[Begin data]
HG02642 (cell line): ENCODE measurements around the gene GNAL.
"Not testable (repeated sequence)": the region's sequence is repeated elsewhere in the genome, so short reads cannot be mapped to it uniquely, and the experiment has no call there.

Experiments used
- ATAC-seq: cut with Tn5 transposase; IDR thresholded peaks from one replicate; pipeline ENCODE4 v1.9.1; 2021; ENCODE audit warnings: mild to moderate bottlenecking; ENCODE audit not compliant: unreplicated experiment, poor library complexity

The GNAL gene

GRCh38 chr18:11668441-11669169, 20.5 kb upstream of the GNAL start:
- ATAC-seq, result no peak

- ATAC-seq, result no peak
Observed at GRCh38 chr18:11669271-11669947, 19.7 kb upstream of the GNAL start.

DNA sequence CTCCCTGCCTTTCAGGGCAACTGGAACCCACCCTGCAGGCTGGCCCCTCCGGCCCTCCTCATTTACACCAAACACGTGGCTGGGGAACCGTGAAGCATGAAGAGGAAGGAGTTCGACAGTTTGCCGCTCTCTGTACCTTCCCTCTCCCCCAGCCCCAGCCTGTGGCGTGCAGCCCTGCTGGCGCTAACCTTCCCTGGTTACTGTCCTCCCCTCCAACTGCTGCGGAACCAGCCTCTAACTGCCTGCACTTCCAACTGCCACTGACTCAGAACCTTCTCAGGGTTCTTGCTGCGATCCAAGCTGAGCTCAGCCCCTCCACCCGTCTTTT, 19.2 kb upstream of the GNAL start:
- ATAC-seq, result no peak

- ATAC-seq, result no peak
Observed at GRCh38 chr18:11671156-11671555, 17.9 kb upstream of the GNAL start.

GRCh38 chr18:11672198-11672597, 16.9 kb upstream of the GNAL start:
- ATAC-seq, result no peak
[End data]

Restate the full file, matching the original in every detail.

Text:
HG02642 (cell line): ENCODE measurements around the gene GNAL.
"Not testable (repeated sequence)": the region's sequence is repeated elsewhere in the genome, so short reads cannot be mapped to it uniquely, and the experiment has no call there.

Experiments used
- ATAC-seq: cut with Tn5 transposase; IDR thresholded peaks from one replicate; pipeline ENCODE4 v1.9.1; 2021; ENCODE audit warnings: mild to moderate bottlenecking; ENCODE audit not compliant: unreplicated experiment, poor library complexity

The GNAL gene

GRCh38 chr18:11668441-11669169, 20.5 kb upstream of the GNAL start:
- ATAC-seq, result no peak

- ATAC-seq, result no peak
Observed at GRCh38 chr18:11669271-11669947, 19.7 kb upstream of the GNAL start.

DNA sequence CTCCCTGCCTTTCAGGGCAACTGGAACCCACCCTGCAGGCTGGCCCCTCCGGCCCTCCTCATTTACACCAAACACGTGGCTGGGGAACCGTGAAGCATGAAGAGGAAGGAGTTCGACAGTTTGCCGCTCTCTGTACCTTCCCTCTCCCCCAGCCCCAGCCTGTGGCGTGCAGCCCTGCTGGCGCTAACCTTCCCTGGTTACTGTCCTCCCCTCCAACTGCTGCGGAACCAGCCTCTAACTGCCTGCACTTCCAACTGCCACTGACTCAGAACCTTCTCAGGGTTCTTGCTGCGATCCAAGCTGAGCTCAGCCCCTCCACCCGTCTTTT, 19.2 kb upstream of the GNAL start:
- ATAC-seq, result no peak

- ATAC-seq, result no peak
Observed at GRCh38 chr18:11671156-11671555, 17.9 kb upstream of the GNAL start.

GRCh38 chr18:11672198-11672597, 16.9 kb upstream of the GNAL start:
- ATAC-seq, result no peak